After increasing steadily for several decades, the share of children living in single-mother families leveled off in the mid-1990s at 25% and actually fell slightly between 1999 and 2001.
Yet, researchers, policymakers and members of the media have paid very little attention to the changing American family. This lack of attention is surprising given the extensive discussions among policymakers about the importance of marriage and the need for government intervention to create more stable two-parent families.
This paper attempts to illuminate what happened to family structure during the past decade by taking a closer look at changes among several different subgroups defined by demographic, economic and geographic characteristics.
Researchers learned that:
The prevalence of children living in single-mother families decreased from 25% in 1996 to 23% in 2001. This change was widespread and applied to 12 of the 15 demographic groups studied.
Several economically marginalized groups experienced the largest decreases in the share of children living in single-mother families. Between 1996 and 2001, the share of children living in female-headed families fell by:
6.2 percentage points among children living in central cities;
5.9 percentage points among Black children;
4.4 percentage points among Hispanic children;
4.1 percentage points among children in poverty; and
2.6 percentage points among immigrant children.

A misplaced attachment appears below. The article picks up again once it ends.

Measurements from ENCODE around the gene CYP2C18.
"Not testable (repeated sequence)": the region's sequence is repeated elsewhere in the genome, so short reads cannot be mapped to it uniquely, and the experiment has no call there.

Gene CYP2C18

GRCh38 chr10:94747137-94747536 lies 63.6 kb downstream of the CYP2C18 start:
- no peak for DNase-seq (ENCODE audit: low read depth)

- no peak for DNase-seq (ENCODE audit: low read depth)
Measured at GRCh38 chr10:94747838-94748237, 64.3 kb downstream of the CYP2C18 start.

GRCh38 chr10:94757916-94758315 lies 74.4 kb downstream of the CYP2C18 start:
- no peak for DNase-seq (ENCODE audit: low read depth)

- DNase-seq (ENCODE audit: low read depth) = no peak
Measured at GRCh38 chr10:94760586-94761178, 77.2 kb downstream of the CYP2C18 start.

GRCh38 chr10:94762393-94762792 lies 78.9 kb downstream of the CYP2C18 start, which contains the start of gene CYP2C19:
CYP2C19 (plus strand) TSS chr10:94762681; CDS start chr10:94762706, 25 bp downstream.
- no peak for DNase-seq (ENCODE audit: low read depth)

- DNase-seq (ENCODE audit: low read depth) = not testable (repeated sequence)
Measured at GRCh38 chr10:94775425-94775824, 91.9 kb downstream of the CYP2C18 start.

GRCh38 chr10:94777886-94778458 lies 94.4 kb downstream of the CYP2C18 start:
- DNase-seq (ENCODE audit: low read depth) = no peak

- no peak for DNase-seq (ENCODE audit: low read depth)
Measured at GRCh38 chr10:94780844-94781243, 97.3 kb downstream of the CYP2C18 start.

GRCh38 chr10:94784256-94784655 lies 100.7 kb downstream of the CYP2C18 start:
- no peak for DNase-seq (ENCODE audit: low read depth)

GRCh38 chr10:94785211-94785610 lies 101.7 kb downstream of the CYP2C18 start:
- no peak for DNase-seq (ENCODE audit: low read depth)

Racial minorities and families living in big cities have fueled the recent downturn in the percentage of children living in single-mother families. These are among the very groups that fueled the increases in single-mother families during the 1960s, 1970s and 1980s.
A new trend emerges for kids in single-mother households
Findings & Stats
Greater Risks for Kids of Single Moms
Compared to children in married-couple families, kids in single-mother families are:
five times as likely to be poor;
more than four times as likely to be living in a family where no parent has a full-time, year-round job;
almost twice as likely to be without health insurance;
three times as likely to be living in a household without a telephone; and
twice as likely to drop out of high school.
The Impact of Immigration
During the 1990s, there was a large increase in the number of immigrants, and immigrant families with children are more likely to be married than their non-immigrant counterparts. In 2002, 20% of kids in immigrant families were living in single-mother families compared to 25% of kids in non-immigrant families.
Strengthening the Family Safety Net
In addition to the economic expansion during the late 1990s, policymakers also initiated or expanded many programs to support low-income, working families. Government investments in programs to support children result in better outcomes, according to researchers.
Not All Single Parents Are the Same
The distinction between single parents who have never been married and single parents who are divorced or separated is important. One example: Poverty impacts 46% of kids living with a never-married parent and just 33% of kids living with a divorced parent, according to data from the U.S. Census Bureau’s 2002 Current Population Survey.
Statements & Quotations
Increasingly, social science evidence suggests that kids growing up in single-mother families have a host of disadvantages relative to their counterparts in married-couple families.
The prevalence of children living in single-mother families have important implications for children, families, and society.
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